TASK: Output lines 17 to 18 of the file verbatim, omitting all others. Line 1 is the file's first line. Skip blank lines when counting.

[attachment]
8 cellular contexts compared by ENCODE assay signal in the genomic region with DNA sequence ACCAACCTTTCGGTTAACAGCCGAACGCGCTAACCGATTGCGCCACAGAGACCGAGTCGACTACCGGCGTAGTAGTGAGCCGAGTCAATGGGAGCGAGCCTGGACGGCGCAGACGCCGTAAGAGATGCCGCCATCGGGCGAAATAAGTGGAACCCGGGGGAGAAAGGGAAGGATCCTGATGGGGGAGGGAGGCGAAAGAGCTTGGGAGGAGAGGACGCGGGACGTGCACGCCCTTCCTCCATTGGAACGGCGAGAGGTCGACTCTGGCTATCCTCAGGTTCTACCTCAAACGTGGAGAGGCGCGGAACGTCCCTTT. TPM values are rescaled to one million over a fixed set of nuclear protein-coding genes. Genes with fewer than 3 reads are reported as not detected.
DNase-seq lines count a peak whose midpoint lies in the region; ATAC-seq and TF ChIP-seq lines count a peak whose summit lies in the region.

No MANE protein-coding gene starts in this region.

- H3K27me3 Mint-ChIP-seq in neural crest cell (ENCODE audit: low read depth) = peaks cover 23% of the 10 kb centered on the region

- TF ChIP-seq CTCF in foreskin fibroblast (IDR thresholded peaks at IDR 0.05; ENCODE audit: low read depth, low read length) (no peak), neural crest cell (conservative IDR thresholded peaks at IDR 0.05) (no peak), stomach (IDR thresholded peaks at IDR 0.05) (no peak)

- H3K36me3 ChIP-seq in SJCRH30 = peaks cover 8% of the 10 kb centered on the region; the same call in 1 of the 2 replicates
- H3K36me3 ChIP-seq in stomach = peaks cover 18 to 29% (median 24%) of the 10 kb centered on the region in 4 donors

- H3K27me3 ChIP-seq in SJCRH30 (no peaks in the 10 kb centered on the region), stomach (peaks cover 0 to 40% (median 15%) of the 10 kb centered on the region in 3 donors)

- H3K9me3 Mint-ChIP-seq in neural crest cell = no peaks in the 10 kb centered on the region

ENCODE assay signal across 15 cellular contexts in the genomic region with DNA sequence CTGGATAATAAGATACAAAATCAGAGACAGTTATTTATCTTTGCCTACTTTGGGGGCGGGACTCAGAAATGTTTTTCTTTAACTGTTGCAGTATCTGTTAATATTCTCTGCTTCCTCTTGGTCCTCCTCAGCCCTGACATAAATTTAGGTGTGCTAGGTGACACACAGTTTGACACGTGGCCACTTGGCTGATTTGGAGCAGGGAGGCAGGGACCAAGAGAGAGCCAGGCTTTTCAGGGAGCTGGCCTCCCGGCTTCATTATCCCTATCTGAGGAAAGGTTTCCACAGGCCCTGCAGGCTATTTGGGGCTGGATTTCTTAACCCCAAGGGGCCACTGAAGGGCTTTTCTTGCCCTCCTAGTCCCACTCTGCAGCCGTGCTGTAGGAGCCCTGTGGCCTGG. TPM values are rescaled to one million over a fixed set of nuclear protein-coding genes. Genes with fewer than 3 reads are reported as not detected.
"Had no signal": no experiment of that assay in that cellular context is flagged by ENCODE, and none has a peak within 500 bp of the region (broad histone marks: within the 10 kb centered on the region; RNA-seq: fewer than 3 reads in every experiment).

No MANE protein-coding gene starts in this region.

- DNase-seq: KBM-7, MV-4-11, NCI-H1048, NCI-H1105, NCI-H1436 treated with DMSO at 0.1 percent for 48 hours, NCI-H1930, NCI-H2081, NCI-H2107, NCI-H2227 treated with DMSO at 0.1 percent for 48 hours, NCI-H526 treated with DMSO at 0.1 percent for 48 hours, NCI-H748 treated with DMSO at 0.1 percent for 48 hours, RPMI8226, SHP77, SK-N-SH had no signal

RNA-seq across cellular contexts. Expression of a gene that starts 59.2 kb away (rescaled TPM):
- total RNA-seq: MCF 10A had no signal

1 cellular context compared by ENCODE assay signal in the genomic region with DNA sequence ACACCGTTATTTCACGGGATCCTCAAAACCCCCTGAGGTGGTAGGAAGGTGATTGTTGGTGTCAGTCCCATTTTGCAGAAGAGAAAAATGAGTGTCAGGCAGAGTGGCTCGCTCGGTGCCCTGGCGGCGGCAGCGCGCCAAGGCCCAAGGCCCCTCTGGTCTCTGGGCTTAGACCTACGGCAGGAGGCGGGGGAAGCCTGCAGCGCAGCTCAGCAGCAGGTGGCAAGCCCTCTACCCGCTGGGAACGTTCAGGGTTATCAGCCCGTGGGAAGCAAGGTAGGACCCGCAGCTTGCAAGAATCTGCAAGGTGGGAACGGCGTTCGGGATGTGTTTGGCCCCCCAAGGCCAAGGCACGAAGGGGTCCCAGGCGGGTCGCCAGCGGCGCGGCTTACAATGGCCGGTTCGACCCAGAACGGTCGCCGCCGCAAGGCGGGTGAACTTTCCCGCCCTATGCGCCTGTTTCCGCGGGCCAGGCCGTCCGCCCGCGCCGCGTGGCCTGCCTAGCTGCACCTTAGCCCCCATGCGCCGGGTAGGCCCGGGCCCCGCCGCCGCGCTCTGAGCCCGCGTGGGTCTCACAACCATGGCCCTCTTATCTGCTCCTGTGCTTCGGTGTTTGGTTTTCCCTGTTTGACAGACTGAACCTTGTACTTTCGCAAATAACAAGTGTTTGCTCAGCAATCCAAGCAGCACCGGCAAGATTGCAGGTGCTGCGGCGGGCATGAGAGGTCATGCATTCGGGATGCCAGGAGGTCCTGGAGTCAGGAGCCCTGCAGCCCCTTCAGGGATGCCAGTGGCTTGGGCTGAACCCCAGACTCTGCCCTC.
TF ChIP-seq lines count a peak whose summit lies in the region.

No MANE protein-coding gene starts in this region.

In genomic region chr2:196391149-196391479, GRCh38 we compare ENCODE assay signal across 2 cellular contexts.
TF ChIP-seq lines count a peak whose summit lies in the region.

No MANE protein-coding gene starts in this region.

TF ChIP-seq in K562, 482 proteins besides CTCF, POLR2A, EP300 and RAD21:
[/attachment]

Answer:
TF ChIP-seq lines count a peak whose summit lies in the region.

No MANE protein-coding gene starts in this region.